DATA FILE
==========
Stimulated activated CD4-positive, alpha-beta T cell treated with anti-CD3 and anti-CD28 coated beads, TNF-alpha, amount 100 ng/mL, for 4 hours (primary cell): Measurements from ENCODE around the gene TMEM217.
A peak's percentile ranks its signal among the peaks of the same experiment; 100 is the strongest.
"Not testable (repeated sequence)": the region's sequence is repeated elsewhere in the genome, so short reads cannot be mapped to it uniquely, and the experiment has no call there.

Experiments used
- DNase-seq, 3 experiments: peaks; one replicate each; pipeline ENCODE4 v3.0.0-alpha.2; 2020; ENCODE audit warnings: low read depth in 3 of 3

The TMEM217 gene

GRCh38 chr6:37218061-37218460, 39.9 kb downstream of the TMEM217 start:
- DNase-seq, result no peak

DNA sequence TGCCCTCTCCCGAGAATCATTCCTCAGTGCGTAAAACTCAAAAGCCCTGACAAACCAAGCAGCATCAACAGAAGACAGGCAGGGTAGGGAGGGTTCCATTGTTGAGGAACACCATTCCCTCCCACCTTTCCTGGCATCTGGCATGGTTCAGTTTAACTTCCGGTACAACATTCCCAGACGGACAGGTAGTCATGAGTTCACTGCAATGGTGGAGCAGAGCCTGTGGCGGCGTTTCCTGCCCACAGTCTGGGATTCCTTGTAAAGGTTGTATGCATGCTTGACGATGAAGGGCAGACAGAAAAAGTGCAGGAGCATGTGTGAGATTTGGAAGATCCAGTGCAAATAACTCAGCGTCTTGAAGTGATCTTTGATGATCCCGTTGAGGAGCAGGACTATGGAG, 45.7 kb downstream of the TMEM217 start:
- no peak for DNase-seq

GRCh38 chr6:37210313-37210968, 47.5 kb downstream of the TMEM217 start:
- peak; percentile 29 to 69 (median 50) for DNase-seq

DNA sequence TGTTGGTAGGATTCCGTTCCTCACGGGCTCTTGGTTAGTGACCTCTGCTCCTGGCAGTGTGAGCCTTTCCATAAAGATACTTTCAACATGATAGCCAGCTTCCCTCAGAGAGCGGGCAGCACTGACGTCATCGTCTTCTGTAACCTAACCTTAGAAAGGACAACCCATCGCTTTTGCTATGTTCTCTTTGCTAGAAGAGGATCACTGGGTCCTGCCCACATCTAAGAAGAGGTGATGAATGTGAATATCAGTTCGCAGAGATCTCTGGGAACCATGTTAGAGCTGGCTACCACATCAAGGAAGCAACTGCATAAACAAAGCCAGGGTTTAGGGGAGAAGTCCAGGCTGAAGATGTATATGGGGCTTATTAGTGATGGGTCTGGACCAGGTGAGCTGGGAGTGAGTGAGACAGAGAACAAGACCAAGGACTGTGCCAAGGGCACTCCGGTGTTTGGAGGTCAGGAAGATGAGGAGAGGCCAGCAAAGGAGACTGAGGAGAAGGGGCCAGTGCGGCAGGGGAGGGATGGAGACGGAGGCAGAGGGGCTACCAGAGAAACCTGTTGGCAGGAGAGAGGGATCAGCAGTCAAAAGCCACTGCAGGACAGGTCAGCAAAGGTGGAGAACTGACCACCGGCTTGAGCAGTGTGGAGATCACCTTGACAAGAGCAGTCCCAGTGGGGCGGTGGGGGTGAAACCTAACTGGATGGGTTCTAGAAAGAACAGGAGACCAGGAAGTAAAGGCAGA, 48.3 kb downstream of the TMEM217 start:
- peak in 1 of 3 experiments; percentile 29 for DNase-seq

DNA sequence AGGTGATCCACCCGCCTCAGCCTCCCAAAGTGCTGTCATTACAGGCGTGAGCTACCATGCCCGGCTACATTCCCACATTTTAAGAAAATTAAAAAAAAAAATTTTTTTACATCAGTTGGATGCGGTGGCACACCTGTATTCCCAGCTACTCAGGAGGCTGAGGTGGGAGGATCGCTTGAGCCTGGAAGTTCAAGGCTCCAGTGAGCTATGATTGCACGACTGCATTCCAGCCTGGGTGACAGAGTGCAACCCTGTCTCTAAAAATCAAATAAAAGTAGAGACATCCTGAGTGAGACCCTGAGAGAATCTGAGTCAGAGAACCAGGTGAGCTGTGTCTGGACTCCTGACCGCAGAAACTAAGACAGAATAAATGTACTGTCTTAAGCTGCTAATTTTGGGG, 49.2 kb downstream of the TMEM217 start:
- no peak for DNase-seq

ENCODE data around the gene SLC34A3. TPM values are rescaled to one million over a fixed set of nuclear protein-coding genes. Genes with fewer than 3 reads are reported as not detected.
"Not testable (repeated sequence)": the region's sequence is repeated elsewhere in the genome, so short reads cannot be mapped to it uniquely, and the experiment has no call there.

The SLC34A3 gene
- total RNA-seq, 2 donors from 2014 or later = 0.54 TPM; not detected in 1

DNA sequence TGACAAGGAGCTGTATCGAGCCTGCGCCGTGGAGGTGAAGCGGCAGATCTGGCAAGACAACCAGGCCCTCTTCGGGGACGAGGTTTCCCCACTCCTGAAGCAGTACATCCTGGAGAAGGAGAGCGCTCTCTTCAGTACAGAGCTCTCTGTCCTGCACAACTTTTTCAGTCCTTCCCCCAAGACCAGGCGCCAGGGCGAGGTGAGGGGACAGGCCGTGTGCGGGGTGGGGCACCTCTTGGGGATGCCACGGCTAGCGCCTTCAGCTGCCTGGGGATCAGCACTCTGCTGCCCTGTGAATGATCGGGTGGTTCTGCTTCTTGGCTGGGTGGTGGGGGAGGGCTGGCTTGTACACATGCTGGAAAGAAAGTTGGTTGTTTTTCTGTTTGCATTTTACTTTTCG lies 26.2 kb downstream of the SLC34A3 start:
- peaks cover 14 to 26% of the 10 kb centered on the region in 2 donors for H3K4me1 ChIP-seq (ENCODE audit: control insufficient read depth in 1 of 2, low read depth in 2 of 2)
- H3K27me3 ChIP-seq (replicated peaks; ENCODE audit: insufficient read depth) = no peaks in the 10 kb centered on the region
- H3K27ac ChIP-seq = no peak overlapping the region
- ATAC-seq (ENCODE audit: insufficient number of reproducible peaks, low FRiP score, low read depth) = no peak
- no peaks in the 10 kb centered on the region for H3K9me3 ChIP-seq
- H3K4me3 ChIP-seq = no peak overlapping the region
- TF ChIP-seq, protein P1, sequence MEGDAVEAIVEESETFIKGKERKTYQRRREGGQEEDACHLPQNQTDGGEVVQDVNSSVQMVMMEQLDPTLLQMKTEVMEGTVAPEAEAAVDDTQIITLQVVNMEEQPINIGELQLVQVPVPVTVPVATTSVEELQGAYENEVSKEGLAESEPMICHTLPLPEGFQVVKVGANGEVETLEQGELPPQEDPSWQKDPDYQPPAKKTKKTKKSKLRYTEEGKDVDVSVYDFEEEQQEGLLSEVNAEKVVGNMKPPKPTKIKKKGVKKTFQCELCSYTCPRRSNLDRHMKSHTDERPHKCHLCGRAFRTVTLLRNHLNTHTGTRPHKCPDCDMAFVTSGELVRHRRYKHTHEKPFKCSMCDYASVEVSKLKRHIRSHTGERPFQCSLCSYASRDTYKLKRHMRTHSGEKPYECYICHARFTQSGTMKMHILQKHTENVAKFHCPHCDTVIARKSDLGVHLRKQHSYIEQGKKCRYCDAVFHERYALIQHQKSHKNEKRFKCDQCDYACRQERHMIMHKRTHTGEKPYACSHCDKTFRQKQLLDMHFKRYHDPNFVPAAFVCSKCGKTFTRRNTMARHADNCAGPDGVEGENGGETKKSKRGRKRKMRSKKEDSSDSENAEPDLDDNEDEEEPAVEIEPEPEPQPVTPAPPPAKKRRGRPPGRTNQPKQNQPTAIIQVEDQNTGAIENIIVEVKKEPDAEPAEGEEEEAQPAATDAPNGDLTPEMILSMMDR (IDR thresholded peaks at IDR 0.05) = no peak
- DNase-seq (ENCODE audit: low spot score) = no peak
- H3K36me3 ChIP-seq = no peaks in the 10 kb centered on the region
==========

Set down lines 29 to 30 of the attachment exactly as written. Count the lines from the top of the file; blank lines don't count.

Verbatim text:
- DNase-seq (ENCODE audit: low spot score) = no peak
- H3K36me3 ChIP-seq = no peaks in the 10 kb centered on the region